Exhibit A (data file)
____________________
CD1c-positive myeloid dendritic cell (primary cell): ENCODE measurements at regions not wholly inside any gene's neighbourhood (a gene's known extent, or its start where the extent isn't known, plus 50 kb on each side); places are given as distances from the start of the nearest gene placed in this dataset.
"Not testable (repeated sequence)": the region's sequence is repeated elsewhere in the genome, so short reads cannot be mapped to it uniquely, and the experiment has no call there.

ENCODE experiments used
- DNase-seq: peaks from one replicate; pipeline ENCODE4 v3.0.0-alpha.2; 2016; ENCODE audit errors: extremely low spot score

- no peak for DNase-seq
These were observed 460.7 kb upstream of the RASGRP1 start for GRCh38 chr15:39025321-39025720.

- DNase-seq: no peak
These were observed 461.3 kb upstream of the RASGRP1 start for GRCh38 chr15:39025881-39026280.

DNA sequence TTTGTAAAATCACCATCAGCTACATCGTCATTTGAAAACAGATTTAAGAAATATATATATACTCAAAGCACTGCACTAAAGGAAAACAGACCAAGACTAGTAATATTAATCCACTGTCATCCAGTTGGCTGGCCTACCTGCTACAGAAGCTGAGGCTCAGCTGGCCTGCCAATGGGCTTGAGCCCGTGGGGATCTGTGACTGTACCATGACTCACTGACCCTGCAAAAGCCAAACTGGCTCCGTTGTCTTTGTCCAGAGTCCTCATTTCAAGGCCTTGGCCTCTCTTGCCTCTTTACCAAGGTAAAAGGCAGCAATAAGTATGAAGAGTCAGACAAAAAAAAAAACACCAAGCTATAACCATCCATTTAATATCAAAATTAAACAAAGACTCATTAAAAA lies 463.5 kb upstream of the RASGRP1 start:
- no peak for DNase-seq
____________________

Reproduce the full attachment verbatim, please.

CD1c-positive myeloid dendritic cell (primary cell): ENCODE measurements at regions not wholly inside any gene's neighbourhood (a gene's known extent, or its start where the extent isn't known, plus 50 kb on each side); places are given as distances from the start of the nearest gene placed in this dataset.
"Not testable (repeated sequence)": the region's sequence is repeated elsewhere in the genome, so short reads cannot be mapped to it uniquely, and the experiment has no call there.

ENCODE experiments used
- DNase-seq: peaks from one replicate; pipeline ENCODE4 v3.0.0-alpha.2; 2016; ENCODE audit errors: extremely low spot score

- no peak for DNase-seq
These were observed 460.7 kb upstream of the RASGRP1 start for GRCh38 chr15:39025321-39025720.

- DNase-seq: no peak
These were observed 461.3 kb upstream of the RASGRP1 start for GRCh38 chr15:39025881-39026280.

DNA sequence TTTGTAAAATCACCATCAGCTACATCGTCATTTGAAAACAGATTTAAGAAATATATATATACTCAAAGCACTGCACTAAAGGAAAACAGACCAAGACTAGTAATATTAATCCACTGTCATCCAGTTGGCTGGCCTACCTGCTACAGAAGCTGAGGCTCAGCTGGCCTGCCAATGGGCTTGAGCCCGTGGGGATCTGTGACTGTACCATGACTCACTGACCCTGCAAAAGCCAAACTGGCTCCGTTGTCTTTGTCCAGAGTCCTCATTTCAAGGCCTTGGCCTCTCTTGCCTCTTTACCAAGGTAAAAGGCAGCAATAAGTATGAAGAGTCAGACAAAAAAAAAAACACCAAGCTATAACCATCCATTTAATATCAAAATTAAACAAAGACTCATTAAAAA lies 463.5 kb upstream of the RASGRP1 start:
- no peak for DNase-seq